A grandmother has been jailed for 13 years for smuggling £1 million worth of cocaine into the UK in her mobility vehicle.
Judge Adele Williams said Ambrozine Heron, 77, was a "willing participant" in the crime with her daughter, Paulette Chambers, 49, who was sentenced to 14 years in prison.
Canterbury Crown Court heard how the pair from Smethwick, West Midlands, were stopped by customs officers as they arrived at the port of Dover after travelling from France in March.
A search of Heron's specially-adapted Nissan Pathfinder led to 16kg of uncut cocaine being found in carrier bags on the back seat, hidden inside tins of palm oil.
Sentencing the pair, Judge Williams said Heron, who the court heard suffers from a range of illnesses including diabetes, asthma and hypertension, became involved in the crime to alleviate suspicion.
She said: "I have no doubt that your role in the car was to add some respectability to the journey in respect of your age and your ill health." But the judge added: "The vehicle in which you were travelling was the mobility vehicle which you, Ambrozine Heron, were entitled to because of your disability.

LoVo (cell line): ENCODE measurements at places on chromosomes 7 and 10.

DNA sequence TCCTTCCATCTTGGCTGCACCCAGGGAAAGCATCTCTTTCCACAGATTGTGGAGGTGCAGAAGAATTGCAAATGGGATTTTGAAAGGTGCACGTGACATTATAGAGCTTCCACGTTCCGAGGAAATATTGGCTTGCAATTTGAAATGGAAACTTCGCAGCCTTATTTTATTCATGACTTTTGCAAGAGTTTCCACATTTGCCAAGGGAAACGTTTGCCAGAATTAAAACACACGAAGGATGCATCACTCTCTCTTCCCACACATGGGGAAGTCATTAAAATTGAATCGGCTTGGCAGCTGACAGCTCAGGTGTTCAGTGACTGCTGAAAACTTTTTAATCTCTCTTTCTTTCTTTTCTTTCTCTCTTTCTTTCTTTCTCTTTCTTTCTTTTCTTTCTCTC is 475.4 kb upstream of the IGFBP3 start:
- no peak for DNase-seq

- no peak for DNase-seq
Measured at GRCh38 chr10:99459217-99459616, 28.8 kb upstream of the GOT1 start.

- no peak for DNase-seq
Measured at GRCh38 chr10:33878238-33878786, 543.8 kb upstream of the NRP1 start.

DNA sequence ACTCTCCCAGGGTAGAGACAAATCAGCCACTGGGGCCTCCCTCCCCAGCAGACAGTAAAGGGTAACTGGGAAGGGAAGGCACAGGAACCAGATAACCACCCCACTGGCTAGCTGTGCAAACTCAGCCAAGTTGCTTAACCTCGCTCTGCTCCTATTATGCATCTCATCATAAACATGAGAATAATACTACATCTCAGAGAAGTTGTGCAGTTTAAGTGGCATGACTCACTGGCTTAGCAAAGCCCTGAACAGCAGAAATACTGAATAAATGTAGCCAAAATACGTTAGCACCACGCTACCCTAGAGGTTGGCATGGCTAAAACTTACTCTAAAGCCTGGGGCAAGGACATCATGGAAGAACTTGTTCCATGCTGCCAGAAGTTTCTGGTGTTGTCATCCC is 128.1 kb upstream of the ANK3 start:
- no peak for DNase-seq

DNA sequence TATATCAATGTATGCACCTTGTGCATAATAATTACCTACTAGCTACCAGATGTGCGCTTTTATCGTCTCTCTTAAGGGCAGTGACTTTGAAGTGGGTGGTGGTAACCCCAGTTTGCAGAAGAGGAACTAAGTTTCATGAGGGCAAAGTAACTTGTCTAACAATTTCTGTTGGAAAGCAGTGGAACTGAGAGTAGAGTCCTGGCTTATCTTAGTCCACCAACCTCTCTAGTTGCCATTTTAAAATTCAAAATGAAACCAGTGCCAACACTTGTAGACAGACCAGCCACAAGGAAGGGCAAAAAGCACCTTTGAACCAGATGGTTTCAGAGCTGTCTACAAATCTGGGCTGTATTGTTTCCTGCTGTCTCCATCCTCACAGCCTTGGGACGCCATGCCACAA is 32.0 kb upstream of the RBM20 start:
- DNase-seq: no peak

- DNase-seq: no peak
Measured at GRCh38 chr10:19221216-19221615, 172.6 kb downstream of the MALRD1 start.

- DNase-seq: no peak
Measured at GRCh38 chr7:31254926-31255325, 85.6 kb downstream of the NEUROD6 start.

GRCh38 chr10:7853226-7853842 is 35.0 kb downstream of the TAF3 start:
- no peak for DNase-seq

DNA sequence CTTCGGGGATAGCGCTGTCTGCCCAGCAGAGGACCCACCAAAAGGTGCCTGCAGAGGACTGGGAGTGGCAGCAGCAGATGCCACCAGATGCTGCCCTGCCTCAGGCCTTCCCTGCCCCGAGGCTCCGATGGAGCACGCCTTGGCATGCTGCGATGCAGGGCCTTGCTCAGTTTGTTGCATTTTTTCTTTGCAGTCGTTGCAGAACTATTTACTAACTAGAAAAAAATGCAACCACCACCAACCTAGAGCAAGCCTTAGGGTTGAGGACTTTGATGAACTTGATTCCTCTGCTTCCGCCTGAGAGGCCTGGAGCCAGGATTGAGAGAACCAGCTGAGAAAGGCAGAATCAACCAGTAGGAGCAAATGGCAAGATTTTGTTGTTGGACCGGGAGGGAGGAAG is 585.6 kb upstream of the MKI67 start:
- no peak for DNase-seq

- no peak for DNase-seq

"You Heron, in all the evidence before me, were a willing participant in this importation."
The court heard the pair were likely to have smuggled drugs into the UK on several other occasions after it was discovered they had made the same or similar journey 14 times in the six months leading up to their arrest.
Prosecutor Quentin Hunt said Chambers, who has three children between the ages of 12 and 18, told customs officers they had been visiting relatives in France when they were stopped at about 11.30am on March 21.
He said: "In fact they had gone to Amsterdam, or near Amsterdam, and it was clear that that was where the drugs were collected from.
"Customs officers were scrupulous in their inquiries and discovered that these defendants had made some 14 trips across the Channel, dating back from October the year before.
"For the majority of the trips they had been going through France, through Belgium, and into Holland, and returning the next day or soon after."
The court also heard that financial checks on the pair found that £90,000 in cash had been put in Chambers' bank account since their first trip.
Defence lawyers for both mother and daughter asked the judge to take into account their ages and previous good character as well as Heron's ill health.
But Judge Williams said: "The sympathy of the court cannot be engaged in that way.
"Those who import class A drugs into the United Kingdom commit a very serious offence.
"Cocaine is a dangerous and pernicious drug capable of causing havoc in people's lives. There are large profits to be made from its importation."
Edmund Anderson, who was driving the vehicle when the two women were stopped, was acquitted of any involvement following the trial last month.
However the jury found Heron, of Bearwood Road, Smethwick, guilty of the offence.